casInterviewing Georgie Henley and James McAvoy is like listening in on a private conversation. The two just keep their personal dialogue going, and you hope to be able to steer the direction a bit with a question. Georgie didn’t take her eyes off James the whole time we talked.

Georgie plays little Lucy, who discovers the land of Narnia inside an old wardrobe. James McAvoy is Mr. Tumnus, the fawn Lucy meets at a strange lampost in the middle of a snowy forest. In the film the two make a great duo, and in real life they were just as great together, even though they’re 16 years apart.

Q: Couldn’t Mr. Tumnus wear a shirt for the coronation?

McAvoy: No, he’s too scruffy for that, my friend.

Henley: Scruffy!

McAvoy: Well, you know, it’s the faun’s way, isn’t it? Classically speaking, fauns are followers of Dionysus and Bacchus and they make reference to that in the book. They were free, they were unrestricted, they were drunken. It was all about being open. That’s why, I think, it was a good choice to make Tumnus a faun, because he’s about openness, which is what he and Lucy have in common.

Q: How itchy was all that hair?

McAvoy: You know, I was covered in glue, and it was sometimes quite painful and the hair would fall off, and the whole day became about maintaining it. It was a bit of a challenge, but to get to play Mr. Tumnus it was completely worth it. And also, I wasn’t there every single day, so it wasn’t that much of a pain in the butt.

Henley: You were off mountain climbing.

Q: Georgie, most girls your age wouldn’t follow a man home if he wasn’t wearing a shirt.

McAvoy: He’s not a man though.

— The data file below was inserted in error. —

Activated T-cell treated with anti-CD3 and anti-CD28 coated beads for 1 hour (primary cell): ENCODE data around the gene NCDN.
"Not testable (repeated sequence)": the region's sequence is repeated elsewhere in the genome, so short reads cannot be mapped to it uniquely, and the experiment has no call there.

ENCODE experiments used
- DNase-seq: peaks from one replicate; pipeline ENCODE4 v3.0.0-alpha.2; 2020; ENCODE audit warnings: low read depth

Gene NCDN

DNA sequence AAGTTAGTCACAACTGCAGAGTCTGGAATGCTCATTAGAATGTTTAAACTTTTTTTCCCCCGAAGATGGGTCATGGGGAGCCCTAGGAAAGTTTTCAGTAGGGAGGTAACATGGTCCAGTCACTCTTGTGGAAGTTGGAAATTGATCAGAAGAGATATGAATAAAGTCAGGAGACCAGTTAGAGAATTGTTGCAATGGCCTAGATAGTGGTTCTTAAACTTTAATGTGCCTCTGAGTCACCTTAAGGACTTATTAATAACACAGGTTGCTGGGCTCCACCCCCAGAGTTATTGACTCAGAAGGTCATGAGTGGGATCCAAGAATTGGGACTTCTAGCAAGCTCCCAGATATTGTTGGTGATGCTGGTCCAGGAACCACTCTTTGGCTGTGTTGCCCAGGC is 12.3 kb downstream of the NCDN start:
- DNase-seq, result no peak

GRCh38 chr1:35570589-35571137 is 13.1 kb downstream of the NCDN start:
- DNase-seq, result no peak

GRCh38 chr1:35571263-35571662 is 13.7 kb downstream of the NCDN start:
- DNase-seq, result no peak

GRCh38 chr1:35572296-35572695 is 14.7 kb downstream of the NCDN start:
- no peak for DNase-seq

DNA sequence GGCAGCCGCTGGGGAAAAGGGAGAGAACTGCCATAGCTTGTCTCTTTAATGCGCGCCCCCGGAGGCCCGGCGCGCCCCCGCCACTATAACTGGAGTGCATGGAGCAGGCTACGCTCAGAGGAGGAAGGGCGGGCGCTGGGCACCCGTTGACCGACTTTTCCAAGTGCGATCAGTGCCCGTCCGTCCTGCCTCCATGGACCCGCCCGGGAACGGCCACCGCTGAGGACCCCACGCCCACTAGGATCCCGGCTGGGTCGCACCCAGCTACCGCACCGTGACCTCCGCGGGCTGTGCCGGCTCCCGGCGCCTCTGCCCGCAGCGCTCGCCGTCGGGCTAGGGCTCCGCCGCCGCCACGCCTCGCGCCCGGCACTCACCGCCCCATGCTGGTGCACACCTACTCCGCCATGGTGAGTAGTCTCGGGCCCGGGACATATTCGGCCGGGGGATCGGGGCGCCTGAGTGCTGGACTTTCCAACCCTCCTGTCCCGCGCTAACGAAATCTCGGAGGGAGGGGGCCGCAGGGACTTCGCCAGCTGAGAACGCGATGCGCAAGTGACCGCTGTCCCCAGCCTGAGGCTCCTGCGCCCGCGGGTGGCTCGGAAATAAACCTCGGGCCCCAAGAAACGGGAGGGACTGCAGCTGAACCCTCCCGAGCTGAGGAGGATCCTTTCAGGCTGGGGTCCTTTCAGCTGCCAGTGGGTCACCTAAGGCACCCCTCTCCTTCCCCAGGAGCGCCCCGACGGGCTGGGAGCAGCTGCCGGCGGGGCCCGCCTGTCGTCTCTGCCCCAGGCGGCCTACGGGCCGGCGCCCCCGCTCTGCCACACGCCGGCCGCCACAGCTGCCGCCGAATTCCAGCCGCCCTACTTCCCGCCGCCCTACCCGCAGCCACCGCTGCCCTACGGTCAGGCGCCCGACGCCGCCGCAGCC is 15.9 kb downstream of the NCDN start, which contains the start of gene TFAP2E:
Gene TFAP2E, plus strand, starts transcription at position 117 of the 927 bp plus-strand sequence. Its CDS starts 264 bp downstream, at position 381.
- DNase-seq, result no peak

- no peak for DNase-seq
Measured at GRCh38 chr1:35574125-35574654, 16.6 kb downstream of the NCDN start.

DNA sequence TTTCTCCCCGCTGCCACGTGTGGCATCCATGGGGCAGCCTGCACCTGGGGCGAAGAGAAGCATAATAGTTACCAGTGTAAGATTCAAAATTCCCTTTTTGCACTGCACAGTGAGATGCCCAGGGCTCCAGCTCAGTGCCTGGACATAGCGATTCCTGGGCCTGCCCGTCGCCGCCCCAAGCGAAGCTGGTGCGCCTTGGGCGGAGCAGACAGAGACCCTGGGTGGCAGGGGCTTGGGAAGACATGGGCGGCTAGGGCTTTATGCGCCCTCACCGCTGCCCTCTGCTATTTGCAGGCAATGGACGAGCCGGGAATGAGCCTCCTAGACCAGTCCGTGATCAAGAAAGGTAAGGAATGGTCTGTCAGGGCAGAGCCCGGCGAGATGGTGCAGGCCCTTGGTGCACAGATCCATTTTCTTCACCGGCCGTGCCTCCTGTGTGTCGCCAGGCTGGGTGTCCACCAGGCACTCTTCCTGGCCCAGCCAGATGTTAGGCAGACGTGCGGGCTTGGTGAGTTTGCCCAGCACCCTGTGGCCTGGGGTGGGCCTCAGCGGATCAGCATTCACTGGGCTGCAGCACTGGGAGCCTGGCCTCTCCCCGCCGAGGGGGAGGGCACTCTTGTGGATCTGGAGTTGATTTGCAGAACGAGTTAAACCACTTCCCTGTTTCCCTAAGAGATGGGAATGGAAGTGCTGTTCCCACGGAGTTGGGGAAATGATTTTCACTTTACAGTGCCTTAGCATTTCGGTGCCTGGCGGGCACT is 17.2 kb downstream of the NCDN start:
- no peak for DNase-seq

Q: Lucy’s not doing what adults are telling her to do.

Henley: She does it because she really trusts in Mr. Tumnus. They’re almost like long lost friends, and there’s no point in having long lost friends if you don’t go into tea with them.

casMcAvoy: The thing that is so special about them is they’re nearly the same person in a lot of ways, even though he’s 150 and she’s eight years old. When they meet each other it is fast friends immediately. It’s quite unviable to make friends that quickly, but we have to believe it can happen. But if you can’t believe two people can become friends that quickly, then don’t watch the rest of the film.

Henley: They connect.

McAvoy: Yes, they connect in a really fundamental way, because they’re very similar people.

Q: How did shooting in chronological order help you?

Henley: We got more mature, really. I was a bit of a spitfire on set, I was really hyper on set, wasn’t I?

McAvoy: You were a bit hyper on set. But I didn’t help, I was jumping around like I was seven.

Henley: You were! It did help me.

McAvoy: I think so. You guys got more experienced, more chilled out. And you got so much more comfortable by the end.

Henley: And you became more faun-ey. More goat-like.

McAvoy: My beard got longer.

Henley: The thing is, when you see a goat, they actually don’t curl under like Mr. Tumnus’, they actually don’t go like that. He’s already growing a beard [now], see?

McAvoy: I’m starting to. But that was my favorite thing, watching you grow. They actually grew inches during this film.

Q: Did you keep track on the wall?

Henley: Yeah. Skandar grew six and a half inches, I did four inches, William grew two inches, and Anna grew a half an inch.

Q: How did they keep up with your costumes?

Henley: They just…had to keep doing them again and again and again. It was so weird, do you remember when Will stood up and his fur coat ripped in the back? So wardrobe was, like, seriously stressing, because these were real fur coats.

Q: What was the coolest thing?

Henley: I don’t have one. Everything was really cool.

Q: What about the waterfall?